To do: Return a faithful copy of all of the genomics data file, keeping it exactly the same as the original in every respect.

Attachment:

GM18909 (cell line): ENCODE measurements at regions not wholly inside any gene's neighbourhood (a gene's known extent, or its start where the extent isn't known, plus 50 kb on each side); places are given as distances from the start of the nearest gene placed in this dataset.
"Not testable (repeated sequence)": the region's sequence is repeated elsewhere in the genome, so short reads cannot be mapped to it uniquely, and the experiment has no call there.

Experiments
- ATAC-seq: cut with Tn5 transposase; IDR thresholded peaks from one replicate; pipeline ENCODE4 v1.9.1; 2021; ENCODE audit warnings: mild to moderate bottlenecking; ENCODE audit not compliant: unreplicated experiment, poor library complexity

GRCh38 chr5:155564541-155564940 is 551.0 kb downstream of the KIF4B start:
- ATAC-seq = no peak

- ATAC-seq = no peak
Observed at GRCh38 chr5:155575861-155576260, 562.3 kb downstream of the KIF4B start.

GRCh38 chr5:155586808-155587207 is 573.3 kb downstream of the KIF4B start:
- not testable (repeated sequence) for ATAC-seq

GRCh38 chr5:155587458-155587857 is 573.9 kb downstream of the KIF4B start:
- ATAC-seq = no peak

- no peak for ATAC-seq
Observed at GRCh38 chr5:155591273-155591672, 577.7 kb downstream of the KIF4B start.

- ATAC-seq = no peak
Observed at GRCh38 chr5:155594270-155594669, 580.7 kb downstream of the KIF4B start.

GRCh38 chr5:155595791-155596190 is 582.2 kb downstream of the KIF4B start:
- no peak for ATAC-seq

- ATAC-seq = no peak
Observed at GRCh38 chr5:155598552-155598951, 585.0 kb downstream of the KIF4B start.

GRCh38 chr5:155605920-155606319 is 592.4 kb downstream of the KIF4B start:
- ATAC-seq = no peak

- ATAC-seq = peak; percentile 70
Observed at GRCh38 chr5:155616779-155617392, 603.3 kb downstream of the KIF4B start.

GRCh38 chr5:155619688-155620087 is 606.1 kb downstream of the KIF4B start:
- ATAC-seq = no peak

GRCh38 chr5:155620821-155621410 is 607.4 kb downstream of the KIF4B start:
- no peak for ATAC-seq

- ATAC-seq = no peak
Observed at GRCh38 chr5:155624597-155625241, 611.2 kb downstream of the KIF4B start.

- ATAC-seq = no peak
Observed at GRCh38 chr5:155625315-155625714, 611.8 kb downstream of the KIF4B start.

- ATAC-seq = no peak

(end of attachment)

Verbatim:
GM18909 (cell line): ENCODE measurements at regions not wholly inside any gene's neighbourhood (a gene's known extent, or its start where the extent isn't known, plus 50 kb on each side); places are given as distances from the start of the nearest gene placed in this dataset.
"Not testable (repeated sequence)": the region's sequence is repeated elsewhere in the genome, so short reads cannot be mapped to it uniquely, and the experiment has no call there.

Experiments
- ATAC-seq: cut with Tn5 transposase; IDR thresholded peaks from one replicate; pipeline ENCODE4 v1.9.1; 2021; ENCODE audit warnings: mild to moderate bottlenecking; ENCODE audit not compliant: unreplicated experiment, poor library complexity

GRCh38 chr5:155564541-155564940 is 551.0 kb downstream of the KIF4B start:
- ATAC-seq = no peak

- ATAC-seq = no peak
Observed at GRCh38 chr5:155575861-155576260, 562.3 kb downstream of the KIF4B start.

GRCh38 chr5:155586808-155587207 is 573.3 kb downstream of the KIF4B start:
- not testable (repeated sequence) for ATAC-seq

GRCh38 chr5:155587458-155587857 is 573.9 kb downstream of the KIF4B start:
- ATAC-seq = no peak

- no peak for ATAC-seq
Observed at GRCh38 chr5:155591273-155591672, 577.7 kb downstream of the KIF4B start.

- ATAC-seq = no peak
Observed at GRCh38 chr5:155594270-155594669, 580.7 kb downstream of the KIF4B start.

GRCh38 chr5:155595791-155596190 is 582.2 kb downstream of the KIF4B start:
- no peak for ATAC-seq

- ATAC-seq = no peak
Observed at GRCh38 chr5:155598552-155598951, 585.0 kb downstream of the KIF4B start.

GRCh38 chr5:155605920-155606319 is 592.4 kb downstream of the KIF4B start:
- ATAC-seq = no peak

- ATAC-seq = peak; percentile 70
Observed at GRCh38 chr5:155616779-155617392, 603.3 kb downstream of the KIF4B start.

GRCh38 chr5:155619688-155620087 is 606.1 kb downstream of the KIF4B start:
- ATAC-seq = no peak

GRCh38 chr5:155620821-155621410 is 607.4 kb downstream of the KIF4B start:
- no peak for ATAC-seq

- ATAC-seq = no peak
Observed at GRCh38 chr5:155624597-155625241, 611.2 kb downstream of the KIF4B start.

- ATAC-seq = no peak
Observed at GRCh38 chr5:155625315-155625714, 611.8 kb downstream of the KIF4B start.

- ATAC-seq = no peak